The MT Apecus dropped anchor off Nigeria’s Bonny Island shortly after sunrise. Sudeep Choudhury was at the end of a draining shift on deck. Looking towards land, he could make out dozens of other ships. On the shoreline beyond them, a column of white oil storage tanks rose out of the ground like giants.
He had breakfast and then made two phone calls. One to his parents – he knew they worried about him, their only child – and one to his fiancee, Bhagyashree. He told her that everything was going to plan and that he would call her again later that day. He then clambered into bed for a sleep.
It was 19 April, 2019. The small, ageing oil tanker and its crew of 15 had spent two days sailing south from the port of Lagos to the Niger Delta, where oil was discovered in the 1950s by Dutch and British businessmen seeking a swift fortune. Although he knew that vicious pirates roamed the labyrinthine wetlands and mangroves of the delta, Sudeep felt safe that tropical South Atlantic morning. Nigerian navy boats were patrolling and the Apecus was moored just outside Bonny, seven nautical miles from land, waiting for permission to enter port.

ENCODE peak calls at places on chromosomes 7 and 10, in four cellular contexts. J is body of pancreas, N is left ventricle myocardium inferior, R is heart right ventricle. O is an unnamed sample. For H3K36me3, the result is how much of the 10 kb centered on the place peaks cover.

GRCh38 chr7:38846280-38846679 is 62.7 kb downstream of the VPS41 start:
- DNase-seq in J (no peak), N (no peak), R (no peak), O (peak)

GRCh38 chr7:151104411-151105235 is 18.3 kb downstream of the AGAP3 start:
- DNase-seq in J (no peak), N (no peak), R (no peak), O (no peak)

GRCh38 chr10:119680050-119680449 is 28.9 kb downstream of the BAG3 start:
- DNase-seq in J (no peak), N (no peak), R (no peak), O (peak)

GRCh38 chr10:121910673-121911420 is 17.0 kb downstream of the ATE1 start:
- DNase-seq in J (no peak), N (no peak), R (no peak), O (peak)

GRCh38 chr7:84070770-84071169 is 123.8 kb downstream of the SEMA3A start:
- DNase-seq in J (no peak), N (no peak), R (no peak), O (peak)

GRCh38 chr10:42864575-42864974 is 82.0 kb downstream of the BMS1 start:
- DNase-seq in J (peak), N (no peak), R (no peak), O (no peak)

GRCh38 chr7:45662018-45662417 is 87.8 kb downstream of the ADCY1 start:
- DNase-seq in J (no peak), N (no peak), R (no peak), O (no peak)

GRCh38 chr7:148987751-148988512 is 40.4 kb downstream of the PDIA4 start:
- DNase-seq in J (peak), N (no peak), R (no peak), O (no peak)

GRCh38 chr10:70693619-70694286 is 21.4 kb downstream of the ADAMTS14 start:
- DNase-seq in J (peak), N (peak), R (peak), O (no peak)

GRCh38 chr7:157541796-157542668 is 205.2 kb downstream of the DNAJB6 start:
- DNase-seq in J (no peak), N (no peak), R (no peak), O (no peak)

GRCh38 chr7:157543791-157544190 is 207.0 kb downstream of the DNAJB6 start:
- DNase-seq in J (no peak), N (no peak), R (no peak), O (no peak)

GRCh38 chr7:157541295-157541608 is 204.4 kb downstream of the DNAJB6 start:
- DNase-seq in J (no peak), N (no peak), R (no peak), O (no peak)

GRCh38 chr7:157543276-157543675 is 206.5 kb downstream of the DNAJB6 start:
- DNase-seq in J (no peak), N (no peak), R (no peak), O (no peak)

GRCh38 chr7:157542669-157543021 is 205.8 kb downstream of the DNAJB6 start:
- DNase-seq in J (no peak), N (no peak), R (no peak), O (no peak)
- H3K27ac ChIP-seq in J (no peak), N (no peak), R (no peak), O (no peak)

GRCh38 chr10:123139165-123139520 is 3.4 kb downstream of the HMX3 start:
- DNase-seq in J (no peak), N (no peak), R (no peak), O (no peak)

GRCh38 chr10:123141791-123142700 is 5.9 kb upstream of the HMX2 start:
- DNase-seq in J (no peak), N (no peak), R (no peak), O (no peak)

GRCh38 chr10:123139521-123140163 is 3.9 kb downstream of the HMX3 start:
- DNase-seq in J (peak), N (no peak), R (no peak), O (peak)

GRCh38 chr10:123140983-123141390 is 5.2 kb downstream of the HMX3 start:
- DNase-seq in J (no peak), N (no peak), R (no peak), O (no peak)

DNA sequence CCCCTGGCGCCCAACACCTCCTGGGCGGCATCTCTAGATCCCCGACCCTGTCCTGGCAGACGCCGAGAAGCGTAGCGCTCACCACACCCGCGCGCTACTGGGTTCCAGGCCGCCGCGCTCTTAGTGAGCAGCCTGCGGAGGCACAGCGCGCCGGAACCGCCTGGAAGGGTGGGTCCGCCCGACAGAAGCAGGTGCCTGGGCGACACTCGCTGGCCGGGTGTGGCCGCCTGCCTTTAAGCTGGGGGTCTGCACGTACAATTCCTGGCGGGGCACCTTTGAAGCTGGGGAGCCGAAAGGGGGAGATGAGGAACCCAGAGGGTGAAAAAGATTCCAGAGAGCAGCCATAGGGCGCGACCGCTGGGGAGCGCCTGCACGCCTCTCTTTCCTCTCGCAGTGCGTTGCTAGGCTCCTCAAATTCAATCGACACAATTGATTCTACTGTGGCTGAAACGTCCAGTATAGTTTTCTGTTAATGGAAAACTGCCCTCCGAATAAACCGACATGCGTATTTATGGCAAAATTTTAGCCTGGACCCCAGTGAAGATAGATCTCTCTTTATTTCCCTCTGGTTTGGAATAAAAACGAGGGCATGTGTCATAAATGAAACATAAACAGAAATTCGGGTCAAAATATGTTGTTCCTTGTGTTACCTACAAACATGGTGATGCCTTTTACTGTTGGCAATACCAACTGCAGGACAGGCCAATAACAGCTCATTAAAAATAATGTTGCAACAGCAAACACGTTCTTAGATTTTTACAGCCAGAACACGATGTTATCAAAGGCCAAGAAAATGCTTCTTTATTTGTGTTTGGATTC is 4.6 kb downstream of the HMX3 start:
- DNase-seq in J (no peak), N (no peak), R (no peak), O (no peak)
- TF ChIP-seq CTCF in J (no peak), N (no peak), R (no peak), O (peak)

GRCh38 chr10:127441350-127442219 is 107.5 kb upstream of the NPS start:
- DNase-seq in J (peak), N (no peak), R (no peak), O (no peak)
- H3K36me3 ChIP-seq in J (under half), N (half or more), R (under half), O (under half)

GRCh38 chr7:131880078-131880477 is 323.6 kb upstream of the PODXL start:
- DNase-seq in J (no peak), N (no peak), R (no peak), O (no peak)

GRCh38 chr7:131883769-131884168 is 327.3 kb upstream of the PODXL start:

The warm waters of the Gulf of Guinea, which lap across the coastline of seven West African nations, are the most dangerous in the world. It used to be Somalia, but now this area is the epicentre of modern sea piracy. Of all the seafarers held for ransom globally last year, some 90% were taken here. Sixty-four people were seized from six ships in just the last three months of 2019, according to the International Maritime Bureau, which tracks such incidents. Many more attacks may have gone unreported.